Two separate bills calling for a comprehensive study of hydraulic fracturing (hydrofracking) in North Carolina — a state where the practice is currently illegal — are expected to be sent to Democratic Gov. Bev Perdue this week.

The General Assembly bills, H242 and S709, direct the Department of Environment and Natural Resources to conduct a review of oil and gas exploration in the state and report its findings and recommendations by May 1, 2012.

Rep. Mitch Gillespie (R-Marion) — who introduced H242 with Rep. Mike Stone (R-Sanford) on March 7 — told NGI’s Shale Daily that his bill was up for a 2 p.m. vote Monday in the Senate Committee on Agriculture, Environmental and Natural Resources. He said if the bill passes it would go to a Senate floor for a vote on Tuesday.

“It’s just a matter of days,” Gillespie said Monday. “[S709] is on the floor of the House of Representatives today and is almost law. After we pass it tonight it will go to the governor for her signature. We could be done with both of these bills this week.”

S709, alternatively known as the Energy Jobs Act, also allows offshore natural gas drilling and creates an offshore energy compact with neighboring Virginia and South Carolina (see Shale Daily, April 28).

Mark Johnson, spokesman for Perdue, told NGI’s Shale Daily on Monday that the governor’s office wouldn’t comment on legislation that had not yet been passed by the General Assembly.

If permitted to do so, drillers would use hydrofracking at wells in the Cumnock Formation, an 800-foot interval of organic-rich black shale under 25,000 acres in Lee and Chatham counties — located in the central part of the state — at depths of less than 3,000 feet. Researchers from the North Carolina Geological Survey and the U.S. Geological Survey are currently studying how much shale gas may be recoverable from the Cumnock (see Daily GPI, Aug. 27, 2010).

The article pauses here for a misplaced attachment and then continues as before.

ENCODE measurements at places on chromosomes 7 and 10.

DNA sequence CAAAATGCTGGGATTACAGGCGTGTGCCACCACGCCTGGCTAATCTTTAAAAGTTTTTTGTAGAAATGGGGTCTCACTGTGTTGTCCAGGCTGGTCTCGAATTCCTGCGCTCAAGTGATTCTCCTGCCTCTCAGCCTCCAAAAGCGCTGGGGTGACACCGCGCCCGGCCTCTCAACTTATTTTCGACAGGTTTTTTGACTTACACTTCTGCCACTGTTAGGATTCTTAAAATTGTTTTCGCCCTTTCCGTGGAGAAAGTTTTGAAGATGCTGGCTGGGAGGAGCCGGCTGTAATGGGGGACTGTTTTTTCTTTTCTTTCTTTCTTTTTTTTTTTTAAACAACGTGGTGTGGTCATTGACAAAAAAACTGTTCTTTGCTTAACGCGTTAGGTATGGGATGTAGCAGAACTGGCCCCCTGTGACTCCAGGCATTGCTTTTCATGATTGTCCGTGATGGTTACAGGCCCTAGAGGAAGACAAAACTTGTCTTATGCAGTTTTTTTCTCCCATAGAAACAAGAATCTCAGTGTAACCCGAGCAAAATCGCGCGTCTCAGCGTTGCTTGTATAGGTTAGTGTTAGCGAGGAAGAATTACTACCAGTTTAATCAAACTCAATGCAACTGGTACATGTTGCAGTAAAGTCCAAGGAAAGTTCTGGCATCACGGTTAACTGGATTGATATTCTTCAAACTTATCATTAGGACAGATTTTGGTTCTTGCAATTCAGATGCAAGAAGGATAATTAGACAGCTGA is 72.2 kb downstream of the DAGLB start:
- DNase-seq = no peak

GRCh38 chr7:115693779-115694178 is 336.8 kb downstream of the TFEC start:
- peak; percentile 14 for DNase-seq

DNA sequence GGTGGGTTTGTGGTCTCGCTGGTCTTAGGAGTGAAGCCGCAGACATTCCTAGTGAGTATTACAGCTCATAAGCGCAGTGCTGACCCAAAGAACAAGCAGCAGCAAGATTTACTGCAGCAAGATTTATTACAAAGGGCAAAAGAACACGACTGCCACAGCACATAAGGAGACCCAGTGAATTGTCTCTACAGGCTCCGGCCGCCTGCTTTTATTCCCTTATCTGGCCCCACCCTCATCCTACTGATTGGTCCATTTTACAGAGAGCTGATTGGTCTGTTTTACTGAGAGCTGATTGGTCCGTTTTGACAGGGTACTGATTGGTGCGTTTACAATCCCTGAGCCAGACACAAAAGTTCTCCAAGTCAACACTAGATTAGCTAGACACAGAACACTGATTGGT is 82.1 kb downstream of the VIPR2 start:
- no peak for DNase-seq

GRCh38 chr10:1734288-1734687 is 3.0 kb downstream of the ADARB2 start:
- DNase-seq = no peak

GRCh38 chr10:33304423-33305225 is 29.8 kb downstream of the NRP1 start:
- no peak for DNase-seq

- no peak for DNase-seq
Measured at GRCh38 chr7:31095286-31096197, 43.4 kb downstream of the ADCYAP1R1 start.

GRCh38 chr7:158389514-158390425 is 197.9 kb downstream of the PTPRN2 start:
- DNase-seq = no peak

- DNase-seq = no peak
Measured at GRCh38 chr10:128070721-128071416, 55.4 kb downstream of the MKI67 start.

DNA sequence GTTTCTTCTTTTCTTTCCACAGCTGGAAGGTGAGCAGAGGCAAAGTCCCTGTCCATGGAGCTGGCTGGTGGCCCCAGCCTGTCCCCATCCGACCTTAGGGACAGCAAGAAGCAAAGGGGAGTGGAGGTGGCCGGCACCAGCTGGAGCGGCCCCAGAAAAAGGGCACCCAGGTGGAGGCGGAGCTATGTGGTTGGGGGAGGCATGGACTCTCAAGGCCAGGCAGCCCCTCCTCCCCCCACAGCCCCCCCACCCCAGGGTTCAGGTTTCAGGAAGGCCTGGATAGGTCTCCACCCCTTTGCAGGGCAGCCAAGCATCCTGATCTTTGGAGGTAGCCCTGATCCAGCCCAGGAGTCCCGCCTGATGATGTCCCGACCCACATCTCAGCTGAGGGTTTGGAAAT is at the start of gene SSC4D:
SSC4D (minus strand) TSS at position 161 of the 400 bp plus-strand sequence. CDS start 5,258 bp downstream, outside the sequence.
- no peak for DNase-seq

Gillespie cautioned that it could be four years before hydrofracking is legal in North Carolina. He said the General Assembly could begin work on a regulatory bill in 2013 but it would take up to two years to complete. Additional legislation would also be needed, he said.

“I would say 2015 is absolutely the earliest [hydrofracking] would be allowed,” Gillespie said.

If enacted, North Carolina would join other entities currently studying hydrofracking, including the U.S. Environmental Protection Agency (EPA), New York, Maryland and Quebec (see Shale Daily, June 7; June 1; March 10; Feb. 22).

“A lot of people ask me why we are doing this,” Gillespie said. “I tell them we have to. There are already 10,000 acres leased in the Triassic Basin, and with the way lobbying works there will soon be people pushing the legislature to go ahead and start allowing drilling before we’re actually ready to. We’re trying to have a very thoughtful process in order to have regulations in place so that when we do get to that point we’ll have very little, if any, environmental damage.

“Whether North Carolina moves forward or not will depend on if we can do it safely. I believe we can have rules in place that will cut way down on the possibility of any environmental contamination problems.”

Hope Taylor, executive director of Clean Water for North Carolina (CWFNC), blasted S709 as “dangerous in every aspect and said the hydrofracking study outlined in H242 was significantly more comprehensive.

“We felt like we had some impact in improving H242, including studying the potential adverse impacts to communities, the economy, air quality and infrastructure,” Taylor told NGI’s Shale Daily on Monday. “We think that would have been a better study. But we are concerned about the timeline of both bills, particularly the requirement that the report include recommendations for regulatory changes. The EPA won’t even have its preliminary results for the fracking and drinking water study until the end of 2012.”

Taylor said the CWFNC was “doing some advocacy to try and get some last-minute amendments to S709 on the House floor [Monday night], but we don’t know if that will happen.”